Friday June 30th, Ed Harvey will give a lecture at UNESCO-IHE, Delft (start 16:00h). Ed Harvey is the 2017 Birdsdall-Dreiss Award winner. Further information about Ed Harvey and the award can be found here.
When – Friday 30 June
16:00 – Birdsall-Dreiss Distinguished Lecture
17:00 – Reception
Where – IHE Delft Institute for Water Education, Westvest 7, 2611 AX Delft The Netherlands (Google Map)
The Birdsall-Dreiss Lectureship began in 1978, as part of a bequest left to the Geological Society of America – Hydrogeology Division. The bequest is used to provide travel funds for outstanding scientists working in the field of hydrogeology to visit other institutions and give talks on their research.
About the Lecture – On August 25, 1916, President Woodrow Wilson signed the act creating the National Park Service, a new bureau in the Department of the Interior. This “Organic Act” directed the Park Service “to conserve the scenery and the natural and historic objects and the wild life therein and to provide for the enjoyment of the same in such manner and by such means as will leave them unimpaired for the enjoyment of future generations.” This conservation, enjoyment and protection mandate also applies to water resources within parks.
Unlike most park resources, that are located largely within park boundaries, or are completely under the management control of the National Park Service, park water resource issues and management often involve greater challenges. These challenges arise from the fact that surface water and aquifer boundaries often extend beyond park boundaries and because the legal authority to allocate and manage water resources typically resides with the states. Thus, parks often need to consider resource issues at a larger landscape, or seascape scale, and manage collaboratively with neighbors and partners to protect, manage and restore water resources. In addition, water resource expertise is not always available within a park, resulting in the need to partner with other agencies, universities, friends groups, or regional and national offices. Lastly, many park water resource issues have broader legal, political, socioeconomic, and cultural implications requiring park managers to consider more than just the science alone when making a water resource management decision.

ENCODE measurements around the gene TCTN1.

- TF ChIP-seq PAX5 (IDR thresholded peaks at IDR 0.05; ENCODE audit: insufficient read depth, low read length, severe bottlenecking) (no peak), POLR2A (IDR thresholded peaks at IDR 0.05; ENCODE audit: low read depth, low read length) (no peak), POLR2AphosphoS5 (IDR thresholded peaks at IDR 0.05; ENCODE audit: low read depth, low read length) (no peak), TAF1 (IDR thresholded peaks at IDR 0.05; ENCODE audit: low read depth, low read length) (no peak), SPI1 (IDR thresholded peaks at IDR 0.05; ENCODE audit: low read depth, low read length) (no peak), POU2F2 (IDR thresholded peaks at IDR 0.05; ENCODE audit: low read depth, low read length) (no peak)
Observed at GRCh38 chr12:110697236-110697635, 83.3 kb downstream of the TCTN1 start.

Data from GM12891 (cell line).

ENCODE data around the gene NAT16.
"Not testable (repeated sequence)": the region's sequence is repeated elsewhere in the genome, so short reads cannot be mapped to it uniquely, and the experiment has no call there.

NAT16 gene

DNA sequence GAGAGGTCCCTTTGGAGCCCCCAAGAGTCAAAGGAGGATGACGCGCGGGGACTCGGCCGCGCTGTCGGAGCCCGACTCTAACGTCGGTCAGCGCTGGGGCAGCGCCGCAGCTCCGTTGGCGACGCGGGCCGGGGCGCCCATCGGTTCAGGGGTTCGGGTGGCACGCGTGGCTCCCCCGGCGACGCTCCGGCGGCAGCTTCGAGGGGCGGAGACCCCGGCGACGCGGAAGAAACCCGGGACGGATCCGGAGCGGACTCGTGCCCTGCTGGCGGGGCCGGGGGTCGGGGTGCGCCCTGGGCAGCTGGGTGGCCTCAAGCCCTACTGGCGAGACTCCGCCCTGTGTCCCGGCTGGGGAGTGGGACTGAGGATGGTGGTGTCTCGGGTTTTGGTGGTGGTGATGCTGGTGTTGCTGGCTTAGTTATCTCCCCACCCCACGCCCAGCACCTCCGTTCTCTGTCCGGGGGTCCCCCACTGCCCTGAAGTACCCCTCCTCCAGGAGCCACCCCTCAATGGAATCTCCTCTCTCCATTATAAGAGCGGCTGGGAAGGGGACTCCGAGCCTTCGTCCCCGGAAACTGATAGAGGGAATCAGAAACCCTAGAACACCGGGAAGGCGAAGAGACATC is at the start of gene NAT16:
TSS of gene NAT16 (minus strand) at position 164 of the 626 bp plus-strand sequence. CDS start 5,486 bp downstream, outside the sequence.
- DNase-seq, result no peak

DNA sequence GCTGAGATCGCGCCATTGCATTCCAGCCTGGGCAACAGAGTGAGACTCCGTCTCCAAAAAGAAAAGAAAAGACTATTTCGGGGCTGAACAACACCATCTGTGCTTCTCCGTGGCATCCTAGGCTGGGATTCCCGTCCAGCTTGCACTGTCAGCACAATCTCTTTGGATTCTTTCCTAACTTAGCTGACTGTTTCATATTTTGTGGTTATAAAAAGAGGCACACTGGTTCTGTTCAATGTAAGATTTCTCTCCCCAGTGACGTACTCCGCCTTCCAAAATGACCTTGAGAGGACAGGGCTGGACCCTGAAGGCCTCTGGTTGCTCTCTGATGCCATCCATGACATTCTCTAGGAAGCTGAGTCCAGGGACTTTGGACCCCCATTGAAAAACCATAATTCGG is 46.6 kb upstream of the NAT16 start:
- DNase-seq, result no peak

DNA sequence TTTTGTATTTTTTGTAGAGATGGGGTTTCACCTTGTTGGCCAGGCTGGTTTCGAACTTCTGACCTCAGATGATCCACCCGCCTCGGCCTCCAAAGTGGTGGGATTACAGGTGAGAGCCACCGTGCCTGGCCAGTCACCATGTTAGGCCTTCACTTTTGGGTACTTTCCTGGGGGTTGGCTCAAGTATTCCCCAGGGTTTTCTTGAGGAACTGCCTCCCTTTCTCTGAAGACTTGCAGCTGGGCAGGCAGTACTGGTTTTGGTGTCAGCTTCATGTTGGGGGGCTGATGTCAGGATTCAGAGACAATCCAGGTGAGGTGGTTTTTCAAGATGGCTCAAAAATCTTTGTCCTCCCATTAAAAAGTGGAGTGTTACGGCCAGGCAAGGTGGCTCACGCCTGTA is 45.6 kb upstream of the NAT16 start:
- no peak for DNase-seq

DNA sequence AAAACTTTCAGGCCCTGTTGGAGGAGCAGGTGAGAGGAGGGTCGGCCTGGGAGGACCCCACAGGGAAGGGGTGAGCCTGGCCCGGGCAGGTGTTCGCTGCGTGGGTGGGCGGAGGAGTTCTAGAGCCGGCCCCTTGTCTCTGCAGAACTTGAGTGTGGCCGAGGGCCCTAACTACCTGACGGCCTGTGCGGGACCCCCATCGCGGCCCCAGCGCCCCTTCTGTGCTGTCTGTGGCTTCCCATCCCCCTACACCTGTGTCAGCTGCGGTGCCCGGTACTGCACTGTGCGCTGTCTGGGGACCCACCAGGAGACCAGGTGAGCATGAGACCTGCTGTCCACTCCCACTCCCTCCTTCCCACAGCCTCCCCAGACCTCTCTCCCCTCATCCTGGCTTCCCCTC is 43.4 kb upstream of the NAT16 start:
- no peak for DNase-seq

The lecture, using a series of examples from various parks across the United States, will explore the process of how parks identify water resource needs, issues and concerns, and how they develop and apply the necessary scientific information needed to make water resource management decisions. Specific challenges to decision making and park water resource management will be presented and explored including trans-boundary issues, partnership building, scientific uncertainty, funding and personnel/expertise, and making science-based decisions that also appropriately consider the legal, political, socioeconomic, and cultural impacts of the decision. As part of the visit, the lecturer will also present future water resource research and management needs in parks and across the nation, present information about engaging in water resources research within parks, and advise students on programs for seasonal and permanent employment as a water resource professional within the National Park Service.